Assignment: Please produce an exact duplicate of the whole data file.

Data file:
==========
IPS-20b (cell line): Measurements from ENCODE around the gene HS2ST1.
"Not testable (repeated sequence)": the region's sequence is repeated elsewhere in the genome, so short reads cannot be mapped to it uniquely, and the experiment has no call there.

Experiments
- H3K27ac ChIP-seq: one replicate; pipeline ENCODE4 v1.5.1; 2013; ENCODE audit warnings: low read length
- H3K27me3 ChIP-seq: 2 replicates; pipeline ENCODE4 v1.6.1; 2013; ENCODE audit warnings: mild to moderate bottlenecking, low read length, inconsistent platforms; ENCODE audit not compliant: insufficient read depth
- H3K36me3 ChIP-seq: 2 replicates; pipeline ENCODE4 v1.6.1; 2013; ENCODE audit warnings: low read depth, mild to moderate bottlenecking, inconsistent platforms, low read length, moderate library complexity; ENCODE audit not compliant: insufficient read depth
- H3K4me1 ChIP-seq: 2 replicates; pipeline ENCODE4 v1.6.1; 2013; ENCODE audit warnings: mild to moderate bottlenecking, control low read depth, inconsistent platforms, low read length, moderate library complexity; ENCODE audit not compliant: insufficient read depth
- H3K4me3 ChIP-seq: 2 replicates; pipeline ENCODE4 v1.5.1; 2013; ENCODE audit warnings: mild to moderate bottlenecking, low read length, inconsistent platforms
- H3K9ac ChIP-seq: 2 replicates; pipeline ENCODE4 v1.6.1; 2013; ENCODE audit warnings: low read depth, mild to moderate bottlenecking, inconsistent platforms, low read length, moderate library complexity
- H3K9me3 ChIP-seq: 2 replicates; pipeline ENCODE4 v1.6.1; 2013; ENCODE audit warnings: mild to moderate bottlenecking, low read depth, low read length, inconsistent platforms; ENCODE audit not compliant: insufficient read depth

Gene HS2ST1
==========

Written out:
IPS-20b (cell line): Measurements from ENCODE around the gene HS2ST1.
"Not testable (repeated sequence)": the region's sequence is repeated elsewhere in the genome, so short reads cannot be mapped to it uniquely, and the experiment has no call there.

Experiments
- H3K27ac ChIP-seq: one replicate; pipeline ENCODE4 v1.5.1; 2013; ENCODE audit warnings: low read length
- H3K27me3 ChIP-seq: 2 replicates; pipeline ENCODE4 v1.6.1; 2013; ENCODE audit warnings: mild to moderate bottlenecking, low read length, inconsistent platforms; ENCODE audit not compliant: insufficient read depth
- H3K36me3 ChIP-seq: 2 replicates; pipeline ENCODE4 v1.6.1; 2013; ENCODE audit warnings: low read depth, mild to moderate bottlenecking, inconsistent platforms, low read length, moderate library complexity; ENCODE audit not compliant: insufficient read depth
- H3K4me1 ChIP-seq: 2 replicates; pipeline ENCODE4 v1.6.1; 2013; ENCODE audit warnings: mild to moderate bottlenecking, control low read depth, inconsistent platforms, low read length, moderate library complexity; ENCODE audit not compliant: insufficient read depth
- H3K4me3 ChIP-seq: 2 replicates; pipeline ENCODE4 v1.5.1; 2013; ENCODE audit warnings: mild to moderate bottlenecking, low read length, inconsistent platforms
- H3K9ac ChIP-seq: 2 replicates; pipeline ENCODE4 v1.6.1; 2013; ENCODE audit warnings: low read depth, mild to moderate bottlenecking, inconsistent platforms, low read length, moderate library complexity
- H3K9me3 ChIP-seq: 2 replicates; pipeline ENCODE4 v1.6.1; 2013; ENCODE audit warnings: mild to moderate bottlenecking, low read depth, low read length, inconsistent platforms; ENCODE audit not compliant: insufficient read depth

Gene HS2ST1